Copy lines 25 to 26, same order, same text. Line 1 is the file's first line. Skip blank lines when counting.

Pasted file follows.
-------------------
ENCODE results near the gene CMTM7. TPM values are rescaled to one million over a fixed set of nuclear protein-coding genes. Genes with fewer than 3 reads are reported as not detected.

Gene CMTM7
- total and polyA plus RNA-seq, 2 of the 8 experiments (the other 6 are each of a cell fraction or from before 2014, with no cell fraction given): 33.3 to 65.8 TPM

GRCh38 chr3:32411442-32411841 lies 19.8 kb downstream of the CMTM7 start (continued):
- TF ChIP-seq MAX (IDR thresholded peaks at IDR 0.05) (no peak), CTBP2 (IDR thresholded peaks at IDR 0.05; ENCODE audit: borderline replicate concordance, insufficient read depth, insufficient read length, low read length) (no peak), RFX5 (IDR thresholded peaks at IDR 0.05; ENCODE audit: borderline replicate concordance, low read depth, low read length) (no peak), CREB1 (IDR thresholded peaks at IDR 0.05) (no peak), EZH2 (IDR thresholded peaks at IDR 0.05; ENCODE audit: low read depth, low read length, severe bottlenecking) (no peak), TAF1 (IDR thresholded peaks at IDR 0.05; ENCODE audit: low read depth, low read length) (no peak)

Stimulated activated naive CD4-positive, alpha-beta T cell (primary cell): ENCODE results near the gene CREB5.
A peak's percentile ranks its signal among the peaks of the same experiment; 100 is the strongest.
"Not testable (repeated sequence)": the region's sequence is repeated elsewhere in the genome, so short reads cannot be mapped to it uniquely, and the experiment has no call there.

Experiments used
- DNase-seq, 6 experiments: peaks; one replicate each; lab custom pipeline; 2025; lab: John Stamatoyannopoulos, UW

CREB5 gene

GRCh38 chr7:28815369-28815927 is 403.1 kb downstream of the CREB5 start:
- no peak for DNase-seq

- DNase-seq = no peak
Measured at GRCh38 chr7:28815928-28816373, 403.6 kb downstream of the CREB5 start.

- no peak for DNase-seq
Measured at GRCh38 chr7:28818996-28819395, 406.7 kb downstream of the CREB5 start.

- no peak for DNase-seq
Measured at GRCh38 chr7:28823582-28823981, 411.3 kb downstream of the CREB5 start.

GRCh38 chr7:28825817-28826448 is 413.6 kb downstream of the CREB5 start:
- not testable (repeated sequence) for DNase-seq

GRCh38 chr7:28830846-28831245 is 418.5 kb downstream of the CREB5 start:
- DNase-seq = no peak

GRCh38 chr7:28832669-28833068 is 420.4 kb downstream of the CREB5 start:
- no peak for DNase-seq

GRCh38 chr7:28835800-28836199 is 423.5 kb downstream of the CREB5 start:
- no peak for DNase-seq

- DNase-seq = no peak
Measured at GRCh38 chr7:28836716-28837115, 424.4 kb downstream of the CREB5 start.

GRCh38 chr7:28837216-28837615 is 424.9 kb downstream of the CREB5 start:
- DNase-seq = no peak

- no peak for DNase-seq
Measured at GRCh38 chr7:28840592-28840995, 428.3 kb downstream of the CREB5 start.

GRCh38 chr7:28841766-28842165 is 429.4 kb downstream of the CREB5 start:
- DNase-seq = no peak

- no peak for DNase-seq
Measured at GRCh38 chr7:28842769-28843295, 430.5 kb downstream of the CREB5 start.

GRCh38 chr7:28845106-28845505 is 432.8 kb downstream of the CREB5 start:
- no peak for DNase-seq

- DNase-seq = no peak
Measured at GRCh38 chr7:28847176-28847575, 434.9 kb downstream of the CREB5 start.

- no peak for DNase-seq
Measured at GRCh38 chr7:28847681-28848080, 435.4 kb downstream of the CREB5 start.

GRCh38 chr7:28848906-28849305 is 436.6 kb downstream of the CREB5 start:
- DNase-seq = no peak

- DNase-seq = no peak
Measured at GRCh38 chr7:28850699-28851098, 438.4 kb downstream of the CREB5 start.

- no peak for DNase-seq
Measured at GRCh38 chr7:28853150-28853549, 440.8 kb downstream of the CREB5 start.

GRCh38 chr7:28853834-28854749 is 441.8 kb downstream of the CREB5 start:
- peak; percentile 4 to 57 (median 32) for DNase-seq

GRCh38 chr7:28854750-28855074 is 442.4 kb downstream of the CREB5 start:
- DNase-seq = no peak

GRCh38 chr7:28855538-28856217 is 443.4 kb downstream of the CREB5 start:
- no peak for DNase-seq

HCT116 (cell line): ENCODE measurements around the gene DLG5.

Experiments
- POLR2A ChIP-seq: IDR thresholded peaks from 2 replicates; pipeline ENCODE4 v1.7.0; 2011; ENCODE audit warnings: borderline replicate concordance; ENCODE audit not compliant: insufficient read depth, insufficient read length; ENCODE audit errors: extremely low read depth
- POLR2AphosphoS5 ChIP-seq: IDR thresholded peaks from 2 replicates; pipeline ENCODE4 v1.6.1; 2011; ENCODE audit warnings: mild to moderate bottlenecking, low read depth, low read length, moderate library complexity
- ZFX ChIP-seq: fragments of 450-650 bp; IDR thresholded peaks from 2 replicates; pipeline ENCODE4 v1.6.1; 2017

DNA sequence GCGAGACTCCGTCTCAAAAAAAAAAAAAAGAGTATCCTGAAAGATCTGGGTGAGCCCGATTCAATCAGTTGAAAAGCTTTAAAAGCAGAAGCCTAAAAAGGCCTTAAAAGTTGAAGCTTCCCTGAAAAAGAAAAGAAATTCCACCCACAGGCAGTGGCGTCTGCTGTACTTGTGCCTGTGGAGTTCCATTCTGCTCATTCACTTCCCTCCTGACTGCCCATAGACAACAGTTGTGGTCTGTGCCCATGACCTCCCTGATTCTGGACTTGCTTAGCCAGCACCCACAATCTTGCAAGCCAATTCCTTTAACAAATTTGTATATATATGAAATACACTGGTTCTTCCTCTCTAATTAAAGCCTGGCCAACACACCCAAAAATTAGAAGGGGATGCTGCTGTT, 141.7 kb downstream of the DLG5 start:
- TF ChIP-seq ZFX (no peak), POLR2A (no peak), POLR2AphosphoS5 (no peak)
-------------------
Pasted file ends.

- no peak for DNase-seq

GRCh38 chr7:28835800-28836199 is 423.5 kb downstream of the CREB5 start: